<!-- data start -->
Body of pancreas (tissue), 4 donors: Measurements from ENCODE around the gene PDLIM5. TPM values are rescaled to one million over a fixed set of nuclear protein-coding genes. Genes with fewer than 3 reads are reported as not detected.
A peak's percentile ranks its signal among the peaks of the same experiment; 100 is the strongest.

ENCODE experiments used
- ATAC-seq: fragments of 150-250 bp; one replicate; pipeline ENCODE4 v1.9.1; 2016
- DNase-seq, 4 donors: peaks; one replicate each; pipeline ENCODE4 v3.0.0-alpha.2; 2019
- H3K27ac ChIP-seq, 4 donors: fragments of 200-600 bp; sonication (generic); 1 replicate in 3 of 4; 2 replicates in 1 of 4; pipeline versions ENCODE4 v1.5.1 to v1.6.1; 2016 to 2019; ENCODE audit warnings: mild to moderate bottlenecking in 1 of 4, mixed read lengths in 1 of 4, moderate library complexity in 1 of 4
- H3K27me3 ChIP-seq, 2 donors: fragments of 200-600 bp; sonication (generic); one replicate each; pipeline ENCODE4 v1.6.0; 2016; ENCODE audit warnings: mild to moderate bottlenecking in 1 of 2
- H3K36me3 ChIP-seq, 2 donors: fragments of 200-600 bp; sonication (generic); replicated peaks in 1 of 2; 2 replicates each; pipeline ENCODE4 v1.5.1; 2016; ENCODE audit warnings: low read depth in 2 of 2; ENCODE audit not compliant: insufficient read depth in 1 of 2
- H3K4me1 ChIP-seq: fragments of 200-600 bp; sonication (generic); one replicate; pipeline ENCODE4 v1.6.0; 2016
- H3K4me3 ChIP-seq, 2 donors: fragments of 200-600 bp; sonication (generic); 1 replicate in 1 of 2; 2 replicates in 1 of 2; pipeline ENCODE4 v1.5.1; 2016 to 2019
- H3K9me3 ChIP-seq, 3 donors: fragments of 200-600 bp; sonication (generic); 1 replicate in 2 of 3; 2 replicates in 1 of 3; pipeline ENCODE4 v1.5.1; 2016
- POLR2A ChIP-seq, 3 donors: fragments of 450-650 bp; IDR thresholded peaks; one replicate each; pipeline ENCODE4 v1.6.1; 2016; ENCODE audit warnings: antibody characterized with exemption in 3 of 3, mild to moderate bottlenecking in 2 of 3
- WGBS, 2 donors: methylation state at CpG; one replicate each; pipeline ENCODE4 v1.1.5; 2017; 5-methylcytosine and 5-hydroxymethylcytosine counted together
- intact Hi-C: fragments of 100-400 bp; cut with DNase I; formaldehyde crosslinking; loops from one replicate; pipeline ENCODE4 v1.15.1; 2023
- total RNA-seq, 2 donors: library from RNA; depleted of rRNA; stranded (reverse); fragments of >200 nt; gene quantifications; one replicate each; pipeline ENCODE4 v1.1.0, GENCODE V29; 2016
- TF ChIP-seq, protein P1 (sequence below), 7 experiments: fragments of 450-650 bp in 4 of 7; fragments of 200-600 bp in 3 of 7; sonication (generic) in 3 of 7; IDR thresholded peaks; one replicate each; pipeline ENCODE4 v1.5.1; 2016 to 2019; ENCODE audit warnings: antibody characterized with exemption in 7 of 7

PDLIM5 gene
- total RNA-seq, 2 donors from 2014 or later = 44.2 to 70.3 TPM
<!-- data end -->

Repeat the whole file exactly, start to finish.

Body of pancreas (tissue), 4 donors: Measurements from ENCODE around the gene PDLIM5. TPM values are rescaled to one million over a fixed set of nuclear protein-coding genes. Genes with fewer than 3 reads are reported as not detected.
A peak's percentile ranks its signal among the peaks of the same experiment; 100 is the strongest.

ENCODE experiments used
- ATAC-seq: fragments of 150-250 bp; one replicate; pipeline ENCODE4 v1.9.1; 2016
- DNase-seq, 4 donors: peaks; one replicate each; pipeline ENCODE4 v3.0.0-alpha.2; 2019
- H3K27ac ChIP-seq, 4 donors: fragments of 200-600 bp; sonication (generic); 1 replicate in 3 of 4; 2 replicates in 1 of 4; pipeline versions ENCODE4 v1.5.1 to v1.6.1; 2016 to 2019; ENCODE audit warnings: mild to moderate bottlenecking in 1 of 4, mixed read lengths in 1 of 4, moderate library complexity in 1 of 4
- H3K27me3 ChIP-seq, 2 donors: fragments of 200-600 bp; sonication (generic); one replicate each; pipeline ENCODE4 v1.6.0; 2016; ENCODE audit warnings: mild to moderate bottlenecking in 1 of 2
- H3K36me3 ChIP-seq, 2 donors: fragments of 200-600 bp; sonication (generic); replicated peaks in 1 of 2; 2 replicates each; pipeline ENCODE4 v1.5.1; 2016; ENCODE audit warnings: low read depth in 2 of 2; ENCODE audit not compliant: insufficient read depth in 1 of 2
- H3K4me1 ChIP-seq: fragments of 200-600 bp; sonication (generic); one replicate; pipeline ENCODE4 v1.6.0; 2016
- H3K4me3 ChIP-seq, 2 donors: fragments of 200-600 bp; sonication (generic); 1 replicate in 1 of 2; 2 replicates in 1 of 2; pipeline ENCODE4 v1.5.1; 2016 to 2019
- H3K9me3 ChIP-seq, 3 donors: fragments of 200-600 bp; sonication (generic); 1 replicate in 2 of 3; 2 replicates in 1 of 3; pipeline ENCODE4 v1.5.1; 2016
- POLR2A ChIP-seq, 3 donors: fragments of 450-650 bp; IDR thresholded peaks; one replicate each; pipeline ENCODE4 v1.6.1; 2016; ENCODE audit warnings: antibody characterized with exemption in 3 of 3, mild to moderate bottlenecking in 2 of 3
- WGBS, 2 donors: methylation state at CpG; one replicate each; pipeline ENCODE4 v1.1.5; 2017; 5-methylcytosine and 5-hydroxymethylcytosine counted together
- intact Hi-C: fragments of 100-400 bp; cut with DNase I; formaldehyde crosslinking; loops from one replicate; pipeline ENCODE4 v1.15.1; 2023
- total RNA-seq, 2 donors: library from RNA; depleted of rRNA; stranded (reverse); fragments of >200 nt; gene quantifications; one replicate each; pipeline ENCODE4 v1.1.0, GENCODE V29; 2016
- TF ChIP-seq, protein P1 (sequence below), 7 experiments: fragments of 450-650 bp in 4 of 7; fragments of 200-600 bp in 3 of 7; sonication (generic) in 3 of 7; IDR thresholded peaks; one replicate each; pipeline ENCODE4 v1.5.1; 2016 to 2019; ENCODE audit warnings: antibody characterized with exemption in 7 of 7

PDLIM5 gene
- total RNA-seq, 2 donors from 2014 or later = 44.2 to 70.3 TPM